Notwithstanding the closeness of the alliance, the US Navy, Defence and Energy departments will be tough judges, as they must be to protect their technology.

For Australia’s part, the Prime Minister will want assurances that Defence really can deliver on an immensely complicated project. Australia’s track record on submarine design and production has been patchy at best.

Then there is the cost. The project to build French-designed conventional submarines had an “out-turned” cost, which takes account of inflation, estimated at $80bn to $90bn across the submarines’ life. The Australian Strategic Policy Institute’s estimate of the nuclear-powered submarine project amounts to an out-turned cost of $153bn to $171bn.

Albanese can be expected to suffer some sticker shock at these costs, a large proportion of which is not factored into current defence-spending levels.

The Prime Minister also may reflect on the reality the project will not deliver Australian-built submarines until well into the 2030s. The project does little to help the government deal with a more immediate challenge to regional security from Beijing.

In Britain, Truss will continue Johnson’s foreign and defence policy approach, but the war in Ukraine underlines the point that an emphasis on the Indo-Pacific is, in truth, a second-order priority for British security.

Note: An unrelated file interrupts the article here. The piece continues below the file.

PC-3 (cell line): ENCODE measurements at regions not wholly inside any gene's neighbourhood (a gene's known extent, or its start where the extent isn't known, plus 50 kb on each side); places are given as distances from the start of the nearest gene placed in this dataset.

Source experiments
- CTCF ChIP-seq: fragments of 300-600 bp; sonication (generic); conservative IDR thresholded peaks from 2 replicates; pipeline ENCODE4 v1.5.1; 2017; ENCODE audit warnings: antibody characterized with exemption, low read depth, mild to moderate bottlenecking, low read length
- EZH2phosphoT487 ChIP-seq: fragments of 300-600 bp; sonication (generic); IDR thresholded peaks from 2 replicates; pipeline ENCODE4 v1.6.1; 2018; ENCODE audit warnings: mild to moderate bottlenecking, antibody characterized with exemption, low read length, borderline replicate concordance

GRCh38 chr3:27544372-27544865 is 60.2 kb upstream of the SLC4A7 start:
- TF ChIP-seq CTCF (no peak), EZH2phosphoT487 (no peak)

The worst outcome for AUKUS next March would be if the US, doubting Australia’s capacity to deliver or Australia, baulking on cost, surprise each other and decide not to proceed with the submarine project. More likely, if Canberra or Washington thought the March deadline was pointing to a “no-go”’ on submarines, it might be possible to pre-agree an outcome whereby the submarine project is put to one side so the partners can focus on other technology possibilities.

The outcome that officials are working to, of course, is to find the pathway to providing Australia with nuclear propulsion. Albanese and Marles must ensure this drive to deliver a positive outcome doesn’t create a “conspiracy of optimism” where a flawed plan is endorsed, only to produce a failed project years later.

Peter Jennings is the former executive director of the Australian Strategic Policy Institute and a former deputy secretary for strategy at the Defence Department.

China MinutesKailun Sui